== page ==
With the world changing in unexpected ways, American workers and employers are on the lookout for a whole new set of work tools, technologies, and even daily rituals to stay on their game. All of us, certainly, will need new methods of coping and staying productive as we navigate uncharted and often choppy waters. Remote work, and especially digital tools for remote meetings, are top of mind for most folks.
And that means Zoom—or does it?
Most of us have probably used Zoom at least once, but since the spread of coronavirus and the overnight universalizing of remote work, the brand suddenly saw a rise in consumer interest and sales. But that reversed just as suddenly, however, as millions of people confronted the platform’s gargantuan flaws—the company’s tendency to sell users’ personal data plus the rise of an awful phenomenon known as “Zoombombing.”
Enter Microsoft. In short order, they rapidly introduced a version of their Microsoft 365 bundle that made remote video conferencing available to all consumers. And what was the result? In a recent blog post, they wrote: “We have seen a 775% increase in Teams’ calling and meeting monthly users in a one-month period in Italy, where social distancing or shelter in place orders have been enforced.” This would explain why, during an economic crisis, Microsoft saw their stock jump by 7%.
Think about that—775% in a one-month period plus 7% value growth. Truly unbelievable. But could Microsoft have architected rocket-ship growth like that? I tend to think not. What they were, however, was prepared and in the right position for when the market shifted, and when it did shift they pounced immediately. Preparedness like that can be the best kind of marketing there is.
Also important, of course, is a video conferencing tool that is functional, trustworthy, and responsive. For all that reliability, the world is now leaning to Microsoft Teams and other Microsoft productivity tools. And it all comes as a matter of necessity and planning: Microsoft has shown us that necessity and change can only really work in your favor when you’re truly ready for it.
Here are the best features of Microsoft Teams:
- Total Integration. Teams is fully integrated not only with Office 365, the popular email service, but also Skype, OneDrive, and SharePoint. This has made our remote team meetings at TopRight indescribably fast and functional. In addition, integrating any other third-party tools is easy and fast.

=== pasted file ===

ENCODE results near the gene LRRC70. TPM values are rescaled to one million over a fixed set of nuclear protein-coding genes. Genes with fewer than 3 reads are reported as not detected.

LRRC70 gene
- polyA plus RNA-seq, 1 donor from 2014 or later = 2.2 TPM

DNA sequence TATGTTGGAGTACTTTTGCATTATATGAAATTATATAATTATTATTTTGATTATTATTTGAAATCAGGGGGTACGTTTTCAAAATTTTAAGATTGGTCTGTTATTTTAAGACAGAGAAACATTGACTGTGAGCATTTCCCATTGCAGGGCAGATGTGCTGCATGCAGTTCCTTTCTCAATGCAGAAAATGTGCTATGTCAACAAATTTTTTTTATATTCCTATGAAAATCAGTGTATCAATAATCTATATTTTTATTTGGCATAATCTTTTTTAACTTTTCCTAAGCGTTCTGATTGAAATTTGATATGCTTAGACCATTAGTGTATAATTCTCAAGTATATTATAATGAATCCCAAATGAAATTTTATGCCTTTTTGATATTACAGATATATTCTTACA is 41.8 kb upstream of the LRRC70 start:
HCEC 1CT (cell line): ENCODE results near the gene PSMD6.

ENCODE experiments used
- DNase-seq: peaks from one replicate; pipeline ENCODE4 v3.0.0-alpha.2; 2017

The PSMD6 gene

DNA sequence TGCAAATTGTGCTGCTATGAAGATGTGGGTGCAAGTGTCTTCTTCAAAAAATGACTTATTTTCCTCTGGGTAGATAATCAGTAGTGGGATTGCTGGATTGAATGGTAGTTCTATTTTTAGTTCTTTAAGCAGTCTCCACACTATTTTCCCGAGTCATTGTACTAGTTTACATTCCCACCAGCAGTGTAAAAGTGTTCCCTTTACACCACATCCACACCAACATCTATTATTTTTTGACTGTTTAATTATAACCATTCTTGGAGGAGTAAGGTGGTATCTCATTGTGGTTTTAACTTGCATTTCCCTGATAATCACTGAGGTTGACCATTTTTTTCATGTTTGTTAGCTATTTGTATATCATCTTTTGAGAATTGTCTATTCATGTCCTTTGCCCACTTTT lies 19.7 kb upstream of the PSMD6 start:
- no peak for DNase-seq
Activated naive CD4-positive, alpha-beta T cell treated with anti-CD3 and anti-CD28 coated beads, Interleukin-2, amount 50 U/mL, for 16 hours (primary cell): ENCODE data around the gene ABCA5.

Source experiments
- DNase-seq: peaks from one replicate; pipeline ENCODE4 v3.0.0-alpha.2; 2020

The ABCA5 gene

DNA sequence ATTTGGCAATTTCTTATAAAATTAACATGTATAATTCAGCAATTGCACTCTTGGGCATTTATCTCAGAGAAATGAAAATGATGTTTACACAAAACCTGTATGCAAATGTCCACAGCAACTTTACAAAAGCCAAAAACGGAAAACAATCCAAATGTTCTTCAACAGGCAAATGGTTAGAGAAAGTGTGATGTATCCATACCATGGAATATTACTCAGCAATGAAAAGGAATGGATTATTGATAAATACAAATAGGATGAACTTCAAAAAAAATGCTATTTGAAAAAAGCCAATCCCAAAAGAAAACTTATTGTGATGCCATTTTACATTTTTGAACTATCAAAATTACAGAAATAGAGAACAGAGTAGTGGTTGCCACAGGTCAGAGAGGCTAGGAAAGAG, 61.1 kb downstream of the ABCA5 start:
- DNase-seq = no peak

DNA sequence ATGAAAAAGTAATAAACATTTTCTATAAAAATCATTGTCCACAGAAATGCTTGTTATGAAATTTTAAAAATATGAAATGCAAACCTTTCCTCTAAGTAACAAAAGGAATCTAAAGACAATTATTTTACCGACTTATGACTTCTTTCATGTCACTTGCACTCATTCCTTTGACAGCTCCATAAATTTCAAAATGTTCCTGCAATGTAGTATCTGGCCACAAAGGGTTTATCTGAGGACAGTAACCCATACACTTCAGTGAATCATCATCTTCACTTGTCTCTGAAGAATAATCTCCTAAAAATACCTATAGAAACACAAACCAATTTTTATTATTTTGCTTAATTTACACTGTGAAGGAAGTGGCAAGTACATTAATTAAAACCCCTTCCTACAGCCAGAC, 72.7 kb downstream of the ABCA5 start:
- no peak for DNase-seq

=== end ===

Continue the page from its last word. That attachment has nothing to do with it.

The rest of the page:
- High Accessibility. Teams is applicable to all devices, including your iPhone and tablet. You can easily set it up and begin using it right away on Windows, Mac OSX, and Android. Set up, by the way, is automatic across all platforms.
- Encryption. All data exchanges and meetups are end-to-end encrypted for top-of-the-line security, making hacking and “bombing” an irrelevance. Their cyber security (using ISO 27001 and SSAE16 SOC, for just a few examples) is also top notch and works to prevent phishing scams and viruses.
- Chat and Slash Commands. Communicating to others during a meeting is super simple with slash commands and chat. If you need to see files, literally type “/files” and they pop up. Or if you need a moment away you can type “/away” or “/busy” and the platform changes your settings automatically. Teams also features an “@” command, just like on Twitter for when you want to shout out to a particular participant.
- Enhanced Collaboration. With private and standard chat channels, chat rooms, various dedicated channels, and a bots gallery, communicating with teammates or Microsoft itself is seamless. The bots gallery helps with everything from analytics to reporting to stats and FAQ, so you can learn the answer to questions and get back to work in a snap.
Above and beyond all this, communicating via Teams is also smooth and free of the kinds of audiovisual flaws you saw with Zoom (that is, as long as you have a decent connection on your end). As with most things about Teams, it’s effective and simple. If you’re not using Teams now, I can tell you that I’ve helped clients get on board with it in an hour. Much of what Teams does, on top of being secure, is extremely intuitive.
Just as during past crises, I believe the world we’re headed toward is going to be markedly different from the one we see today, and I have a feeling that that has everything to do with the prevalence of remote work. Personally, I think things generally will largely be better on the other side of this crisis. It’s been fascinating to see in recent weeks just how quickly people can adapt. Such radical new things don’t actually have to take months or years—but just days. Especially when a company is as prepped and ready to embrace the shift as Microsoft was.
Before anyone else, and long before coronavirus, Microsoft saw the necessity for safe, trustworthy, high-quality remote video conferencing and they knocked this one out of the park.
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